If you want to recover compensation successfully, it’s also not enough to prove that the truck driver or trucking company was fully or partly responsible for your accident — you also need to show you suffered losses as a result.
These might include lost wages from not being able to work due to your injuries, the costs of repairing your car (or replacing it if it’s totaled), and your medical expenses, such as if you need surgery, medication, and physical therapy to treat your injuries. Some of the evidence you might need to support your claim includes:
Eyewitness statements: Statements from other motorists involved in your crash or pedestrians who saw what happened can support your claim, especially if it corroborates the commercial truck’s black box data.
Evidence from the scene: Our Greenville personal injury lawyers recommend that accident victims gather evidence after a truck accident if they can. Physical evidence such as photographs of skid marks, debris, and vehicle damage can help accident investigators reconstruct the accident and explain what happened.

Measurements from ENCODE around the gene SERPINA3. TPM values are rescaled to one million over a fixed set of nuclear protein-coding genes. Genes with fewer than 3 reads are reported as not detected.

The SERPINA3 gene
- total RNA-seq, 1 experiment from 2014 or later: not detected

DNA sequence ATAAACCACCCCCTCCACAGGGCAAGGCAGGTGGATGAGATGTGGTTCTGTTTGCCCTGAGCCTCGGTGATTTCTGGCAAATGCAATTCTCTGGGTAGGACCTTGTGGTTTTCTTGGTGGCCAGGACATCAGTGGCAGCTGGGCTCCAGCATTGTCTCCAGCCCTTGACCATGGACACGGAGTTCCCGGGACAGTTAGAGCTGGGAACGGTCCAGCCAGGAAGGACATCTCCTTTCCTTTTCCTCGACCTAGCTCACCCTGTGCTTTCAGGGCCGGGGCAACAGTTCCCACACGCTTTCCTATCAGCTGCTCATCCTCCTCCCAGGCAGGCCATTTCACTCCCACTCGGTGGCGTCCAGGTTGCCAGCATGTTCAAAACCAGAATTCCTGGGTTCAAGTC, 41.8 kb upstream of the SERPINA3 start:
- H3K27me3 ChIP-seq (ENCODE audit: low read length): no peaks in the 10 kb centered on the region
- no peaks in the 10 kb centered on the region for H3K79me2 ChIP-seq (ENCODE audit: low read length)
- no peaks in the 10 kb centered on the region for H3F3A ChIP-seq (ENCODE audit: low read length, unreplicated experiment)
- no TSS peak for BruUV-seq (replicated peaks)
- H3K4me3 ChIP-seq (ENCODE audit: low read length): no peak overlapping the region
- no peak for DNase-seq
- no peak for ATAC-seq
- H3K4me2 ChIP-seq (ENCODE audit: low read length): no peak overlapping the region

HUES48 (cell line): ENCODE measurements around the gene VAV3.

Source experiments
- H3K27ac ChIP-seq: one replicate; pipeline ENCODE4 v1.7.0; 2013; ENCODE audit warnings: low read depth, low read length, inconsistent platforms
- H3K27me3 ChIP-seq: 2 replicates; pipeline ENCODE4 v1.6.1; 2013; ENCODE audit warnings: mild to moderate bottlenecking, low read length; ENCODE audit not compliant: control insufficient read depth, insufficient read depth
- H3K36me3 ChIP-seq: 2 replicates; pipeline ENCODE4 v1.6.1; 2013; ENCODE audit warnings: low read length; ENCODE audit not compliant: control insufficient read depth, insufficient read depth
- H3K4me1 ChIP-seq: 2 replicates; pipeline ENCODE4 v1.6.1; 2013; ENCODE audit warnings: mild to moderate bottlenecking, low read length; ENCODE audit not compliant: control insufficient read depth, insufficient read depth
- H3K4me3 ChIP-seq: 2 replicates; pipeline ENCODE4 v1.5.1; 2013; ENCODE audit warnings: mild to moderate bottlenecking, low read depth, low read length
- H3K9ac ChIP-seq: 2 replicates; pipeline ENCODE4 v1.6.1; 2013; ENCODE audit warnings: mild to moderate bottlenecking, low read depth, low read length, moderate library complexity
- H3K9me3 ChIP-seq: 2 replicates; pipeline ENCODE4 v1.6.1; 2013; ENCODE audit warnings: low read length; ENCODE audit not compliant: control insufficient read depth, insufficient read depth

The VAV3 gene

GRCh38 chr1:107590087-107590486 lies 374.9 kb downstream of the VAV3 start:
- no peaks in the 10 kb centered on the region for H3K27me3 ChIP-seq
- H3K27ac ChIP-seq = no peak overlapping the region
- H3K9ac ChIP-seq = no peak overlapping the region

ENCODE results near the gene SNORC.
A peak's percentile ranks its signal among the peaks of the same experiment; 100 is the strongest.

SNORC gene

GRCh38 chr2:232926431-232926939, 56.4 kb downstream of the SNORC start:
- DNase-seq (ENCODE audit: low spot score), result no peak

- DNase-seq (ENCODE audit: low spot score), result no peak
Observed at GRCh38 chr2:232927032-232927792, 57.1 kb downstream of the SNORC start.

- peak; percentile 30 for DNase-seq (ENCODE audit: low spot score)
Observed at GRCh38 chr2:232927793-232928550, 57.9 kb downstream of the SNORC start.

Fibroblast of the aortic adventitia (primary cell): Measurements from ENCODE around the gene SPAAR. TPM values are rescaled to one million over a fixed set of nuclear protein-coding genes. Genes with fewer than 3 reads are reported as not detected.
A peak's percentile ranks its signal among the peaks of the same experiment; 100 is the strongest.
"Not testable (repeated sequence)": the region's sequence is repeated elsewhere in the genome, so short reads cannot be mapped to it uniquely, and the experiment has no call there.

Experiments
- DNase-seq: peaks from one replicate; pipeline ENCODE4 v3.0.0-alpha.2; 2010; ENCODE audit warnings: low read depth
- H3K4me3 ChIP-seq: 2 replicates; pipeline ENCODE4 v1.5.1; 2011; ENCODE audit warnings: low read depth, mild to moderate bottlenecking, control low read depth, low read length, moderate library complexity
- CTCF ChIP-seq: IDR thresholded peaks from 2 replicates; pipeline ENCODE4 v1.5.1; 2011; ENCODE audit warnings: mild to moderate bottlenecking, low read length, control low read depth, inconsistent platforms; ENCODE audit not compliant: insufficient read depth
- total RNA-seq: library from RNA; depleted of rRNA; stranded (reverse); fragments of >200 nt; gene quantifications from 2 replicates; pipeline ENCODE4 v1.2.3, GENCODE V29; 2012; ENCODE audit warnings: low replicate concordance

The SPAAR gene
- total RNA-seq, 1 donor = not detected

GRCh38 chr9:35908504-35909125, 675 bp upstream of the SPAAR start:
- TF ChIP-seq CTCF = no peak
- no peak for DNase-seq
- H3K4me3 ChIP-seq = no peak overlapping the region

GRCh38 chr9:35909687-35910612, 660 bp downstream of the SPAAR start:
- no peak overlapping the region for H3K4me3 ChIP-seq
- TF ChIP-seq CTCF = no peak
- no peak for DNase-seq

Medical records: Your medical records can show when your injuries occurred, preventing the truck driver, trucking company, or any other party responsible from claiming you sustained your injuries later on. Make sure you hold on to any bills for treatment, as you can recover the costs in your claim.
Paychecks: Truck accidents often result in severe injuries that may leave you unable to work for months or years. Your payslips will show how much you earn, allowing you to claim your lost wages for however long you’re out of work.
A commercial truck’s black box is incredibly valuable for determining who’s responsible for your truck accident, but it’s only one part of a much bigger puzzle. Our truck accident lawyers in Greenville, South Carolina, can investigate your accident, preserve and analyze black box data evidence, and negotiate a fair settlement for your injuries.